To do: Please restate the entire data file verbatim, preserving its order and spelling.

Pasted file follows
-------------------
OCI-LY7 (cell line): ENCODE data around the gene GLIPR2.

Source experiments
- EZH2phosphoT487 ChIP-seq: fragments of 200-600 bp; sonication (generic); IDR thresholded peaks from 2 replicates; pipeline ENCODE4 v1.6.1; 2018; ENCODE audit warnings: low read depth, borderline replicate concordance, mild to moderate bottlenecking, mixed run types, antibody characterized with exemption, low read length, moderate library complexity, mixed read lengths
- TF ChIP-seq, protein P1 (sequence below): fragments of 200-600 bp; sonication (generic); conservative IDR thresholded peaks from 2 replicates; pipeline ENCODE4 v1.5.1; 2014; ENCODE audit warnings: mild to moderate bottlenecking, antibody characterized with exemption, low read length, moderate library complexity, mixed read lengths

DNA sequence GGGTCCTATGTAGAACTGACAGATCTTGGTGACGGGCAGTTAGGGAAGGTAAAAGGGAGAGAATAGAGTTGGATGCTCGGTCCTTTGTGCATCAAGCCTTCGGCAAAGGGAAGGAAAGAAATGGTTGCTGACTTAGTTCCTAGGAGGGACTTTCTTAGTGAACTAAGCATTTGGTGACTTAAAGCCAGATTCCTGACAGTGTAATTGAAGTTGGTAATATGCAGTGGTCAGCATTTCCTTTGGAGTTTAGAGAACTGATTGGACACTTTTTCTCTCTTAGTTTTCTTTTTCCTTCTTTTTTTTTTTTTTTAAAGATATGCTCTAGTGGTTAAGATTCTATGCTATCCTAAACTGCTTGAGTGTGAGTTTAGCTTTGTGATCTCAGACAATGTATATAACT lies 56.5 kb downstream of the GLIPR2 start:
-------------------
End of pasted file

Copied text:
OCI-LY7 (cell line): ENCODE data around the gene GLIPR2.

Source experiments
- EZH2phosphoT487 ChIP-seq: fragments of 200-600 bp; sonication (generic); IDR thresholded peaks from 2 replicates; pipeline ENCODE4 v1.6.1; 2018; ENCODE audit warnings: low read depth, borderline replicate concordance, mild to moderate bottlenecking, mixed run types, antibody characterized with exemption, low read length, moderate library complexity, mixed read lengths
- TF ChIP-seq, protein P1 (sequence below): fragments of 200-600 bp; sonication (generic); conservative IDR thresholded peaks from 2 replicates; pipeline ENCODE4 v1.5.1; 2014; ENCODE audit warnings: mild to moderate bottlenecking, antibody characterized with exemption, low read length, moderate library complexity, mixed read lengths

DNA sequence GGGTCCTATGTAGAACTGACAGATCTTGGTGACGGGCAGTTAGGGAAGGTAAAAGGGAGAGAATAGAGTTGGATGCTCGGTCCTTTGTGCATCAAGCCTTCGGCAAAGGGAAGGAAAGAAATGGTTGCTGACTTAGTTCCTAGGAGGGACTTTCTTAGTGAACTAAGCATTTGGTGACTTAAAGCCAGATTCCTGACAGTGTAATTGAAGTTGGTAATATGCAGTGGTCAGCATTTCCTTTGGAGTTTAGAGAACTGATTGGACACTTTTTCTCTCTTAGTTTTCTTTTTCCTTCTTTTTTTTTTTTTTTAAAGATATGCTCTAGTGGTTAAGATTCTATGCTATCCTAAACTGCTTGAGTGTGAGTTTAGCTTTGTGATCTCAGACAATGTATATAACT lies 56.5 kb downstream of the GLIPR2 start: